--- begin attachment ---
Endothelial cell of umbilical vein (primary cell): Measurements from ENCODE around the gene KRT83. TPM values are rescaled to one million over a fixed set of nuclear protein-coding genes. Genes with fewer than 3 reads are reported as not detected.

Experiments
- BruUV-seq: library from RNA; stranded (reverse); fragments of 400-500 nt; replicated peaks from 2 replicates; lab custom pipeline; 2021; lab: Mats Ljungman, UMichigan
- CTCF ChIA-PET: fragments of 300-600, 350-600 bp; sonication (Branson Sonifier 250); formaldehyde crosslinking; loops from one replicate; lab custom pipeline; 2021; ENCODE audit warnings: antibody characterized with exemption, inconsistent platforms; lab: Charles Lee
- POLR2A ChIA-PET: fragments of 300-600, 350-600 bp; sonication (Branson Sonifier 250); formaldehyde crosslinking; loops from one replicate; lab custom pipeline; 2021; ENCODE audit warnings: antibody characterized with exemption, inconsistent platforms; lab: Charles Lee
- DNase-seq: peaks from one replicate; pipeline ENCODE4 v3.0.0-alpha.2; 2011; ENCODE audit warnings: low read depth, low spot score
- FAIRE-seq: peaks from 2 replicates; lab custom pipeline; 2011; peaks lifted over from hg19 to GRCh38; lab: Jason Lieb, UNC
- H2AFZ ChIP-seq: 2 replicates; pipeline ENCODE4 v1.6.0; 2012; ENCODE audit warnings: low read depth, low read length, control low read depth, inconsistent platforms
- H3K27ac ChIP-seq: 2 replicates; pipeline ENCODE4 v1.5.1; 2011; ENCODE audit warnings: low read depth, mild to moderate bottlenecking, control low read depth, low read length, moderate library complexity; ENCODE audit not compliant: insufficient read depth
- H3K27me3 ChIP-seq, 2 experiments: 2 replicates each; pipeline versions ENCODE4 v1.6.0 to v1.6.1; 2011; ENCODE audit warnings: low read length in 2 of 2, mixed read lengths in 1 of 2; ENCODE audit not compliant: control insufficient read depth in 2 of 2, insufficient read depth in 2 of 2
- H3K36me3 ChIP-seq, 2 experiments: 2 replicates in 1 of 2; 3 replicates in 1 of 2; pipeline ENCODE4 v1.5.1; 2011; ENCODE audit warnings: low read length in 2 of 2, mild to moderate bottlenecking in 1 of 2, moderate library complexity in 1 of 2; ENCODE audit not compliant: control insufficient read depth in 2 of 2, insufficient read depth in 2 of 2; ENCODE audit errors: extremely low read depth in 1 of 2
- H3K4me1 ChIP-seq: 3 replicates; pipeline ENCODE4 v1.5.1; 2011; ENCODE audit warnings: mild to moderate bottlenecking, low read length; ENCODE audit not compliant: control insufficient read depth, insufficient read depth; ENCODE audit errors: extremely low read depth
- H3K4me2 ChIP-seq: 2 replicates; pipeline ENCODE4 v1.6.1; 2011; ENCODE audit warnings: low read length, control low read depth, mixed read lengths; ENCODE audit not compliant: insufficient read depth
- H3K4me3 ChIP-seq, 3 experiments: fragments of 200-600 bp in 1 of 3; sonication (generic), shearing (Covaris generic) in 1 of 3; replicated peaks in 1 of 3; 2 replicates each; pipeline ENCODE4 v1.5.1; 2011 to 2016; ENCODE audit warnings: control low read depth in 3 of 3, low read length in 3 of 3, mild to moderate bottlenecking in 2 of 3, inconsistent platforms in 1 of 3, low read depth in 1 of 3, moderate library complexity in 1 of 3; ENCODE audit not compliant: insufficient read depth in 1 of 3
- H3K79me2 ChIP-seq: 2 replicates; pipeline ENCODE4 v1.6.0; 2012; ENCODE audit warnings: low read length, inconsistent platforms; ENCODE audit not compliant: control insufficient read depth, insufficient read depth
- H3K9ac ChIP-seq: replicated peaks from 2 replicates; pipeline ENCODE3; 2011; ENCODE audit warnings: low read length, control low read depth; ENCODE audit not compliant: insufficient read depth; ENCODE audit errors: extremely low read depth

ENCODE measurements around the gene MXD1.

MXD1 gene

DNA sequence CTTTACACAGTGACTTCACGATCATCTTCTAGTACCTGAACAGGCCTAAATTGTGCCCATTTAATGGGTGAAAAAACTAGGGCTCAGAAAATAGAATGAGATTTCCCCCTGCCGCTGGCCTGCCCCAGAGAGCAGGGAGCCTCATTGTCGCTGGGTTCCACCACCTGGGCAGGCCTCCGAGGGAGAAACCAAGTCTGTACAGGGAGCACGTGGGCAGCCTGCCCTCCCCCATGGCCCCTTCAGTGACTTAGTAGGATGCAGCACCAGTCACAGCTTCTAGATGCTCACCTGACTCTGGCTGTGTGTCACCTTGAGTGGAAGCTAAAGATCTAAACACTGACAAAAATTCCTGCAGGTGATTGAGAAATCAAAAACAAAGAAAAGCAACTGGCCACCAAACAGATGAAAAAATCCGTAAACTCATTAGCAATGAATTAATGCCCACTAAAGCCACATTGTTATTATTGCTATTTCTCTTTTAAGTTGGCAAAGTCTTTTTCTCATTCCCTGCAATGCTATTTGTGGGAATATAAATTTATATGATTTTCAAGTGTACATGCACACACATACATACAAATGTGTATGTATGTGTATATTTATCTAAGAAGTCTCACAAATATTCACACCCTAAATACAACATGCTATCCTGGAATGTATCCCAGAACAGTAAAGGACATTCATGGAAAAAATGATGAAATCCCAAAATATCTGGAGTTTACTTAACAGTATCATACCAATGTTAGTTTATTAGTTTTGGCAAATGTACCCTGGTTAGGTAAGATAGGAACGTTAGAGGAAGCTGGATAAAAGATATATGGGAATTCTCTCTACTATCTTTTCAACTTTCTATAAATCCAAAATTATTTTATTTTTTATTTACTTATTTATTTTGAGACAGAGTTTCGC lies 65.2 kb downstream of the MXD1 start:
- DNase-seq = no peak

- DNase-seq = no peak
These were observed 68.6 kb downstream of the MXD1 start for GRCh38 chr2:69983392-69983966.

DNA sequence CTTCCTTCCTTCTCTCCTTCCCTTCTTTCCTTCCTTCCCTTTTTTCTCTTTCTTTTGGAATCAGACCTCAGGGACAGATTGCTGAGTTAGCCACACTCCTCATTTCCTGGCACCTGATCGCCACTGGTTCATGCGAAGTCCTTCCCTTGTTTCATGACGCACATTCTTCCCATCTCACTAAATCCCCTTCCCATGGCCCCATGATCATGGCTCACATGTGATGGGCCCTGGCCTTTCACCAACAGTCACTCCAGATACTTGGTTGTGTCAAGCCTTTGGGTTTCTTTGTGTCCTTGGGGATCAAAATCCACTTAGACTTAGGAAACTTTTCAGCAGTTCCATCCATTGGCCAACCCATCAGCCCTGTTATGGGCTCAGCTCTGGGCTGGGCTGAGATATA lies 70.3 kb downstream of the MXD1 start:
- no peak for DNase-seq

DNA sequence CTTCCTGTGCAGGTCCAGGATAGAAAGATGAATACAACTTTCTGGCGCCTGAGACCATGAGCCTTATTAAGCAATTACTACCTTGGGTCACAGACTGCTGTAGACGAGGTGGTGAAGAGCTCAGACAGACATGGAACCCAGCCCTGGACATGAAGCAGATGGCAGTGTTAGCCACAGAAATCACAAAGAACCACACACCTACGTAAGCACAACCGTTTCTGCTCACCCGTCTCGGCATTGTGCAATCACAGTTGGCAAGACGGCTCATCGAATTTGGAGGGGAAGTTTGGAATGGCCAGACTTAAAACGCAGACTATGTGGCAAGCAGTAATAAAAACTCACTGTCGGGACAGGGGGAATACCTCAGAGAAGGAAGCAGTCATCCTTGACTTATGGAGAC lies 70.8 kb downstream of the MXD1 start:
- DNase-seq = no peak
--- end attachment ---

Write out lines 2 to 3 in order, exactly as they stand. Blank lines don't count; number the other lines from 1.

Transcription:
Experiments
- BruUV-seq: library from RNA; stranded (reverse); fragments of 400-500 nt; replicated peaks from 2 replicates; lab custom pipeline; 2021; lab: Mats Ljungman, UMichigan